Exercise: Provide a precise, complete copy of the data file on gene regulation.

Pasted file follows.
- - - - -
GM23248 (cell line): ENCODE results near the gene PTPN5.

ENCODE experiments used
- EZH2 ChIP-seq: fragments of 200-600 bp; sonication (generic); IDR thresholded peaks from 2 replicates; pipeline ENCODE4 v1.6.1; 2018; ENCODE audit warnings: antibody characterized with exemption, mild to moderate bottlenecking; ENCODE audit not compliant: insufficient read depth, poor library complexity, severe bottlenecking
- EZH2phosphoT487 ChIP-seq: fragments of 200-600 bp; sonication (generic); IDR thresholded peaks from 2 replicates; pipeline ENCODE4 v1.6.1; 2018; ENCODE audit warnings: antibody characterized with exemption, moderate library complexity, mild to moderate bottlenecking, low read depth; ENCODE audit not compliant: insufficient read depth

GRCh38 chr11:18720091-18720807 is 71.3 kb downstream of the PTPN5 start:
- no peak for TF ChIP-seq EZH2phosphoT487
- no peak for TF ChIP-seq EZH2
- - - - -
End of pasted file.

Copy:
GM23248 (cell line): ENCODE results near the gene PTPN5.

ENCODE experiments used
- EZH2 ChIP-seq: fragments of 200-600 bp; sonication (generic); IDR thresholded peaks from 2 replicates; pipeline ENCODE4 v1.6.1; 2018; ENCODE audit warnings: antibody characterized with exemption, mild to moderate bottlenecking; ENCODE audit not compliant: insufficient read depth, poor library complexity, severe bottlenecking
- EZH2phosphoT487 ChIP-seq: fragments of 200-600 bp; sonication (generic); IDR thresholded peaks from 2 replicates; pipeline ENCODE4 v1.6.1; 2018; ENCODE audit warnings: antibody characterized with exemption, moderate library complexity, mild to moderate bottlenecking, low read depth; ENCODE audit not compliant: insufficient read depth

GRCh38 chr11:18720091-18720807 is 71.3 kb downstream of the PTPN5 start:
- no peak for TF ChIP-seq EZH2phosphoT487
- no peak for TF ChIP-seq EZH2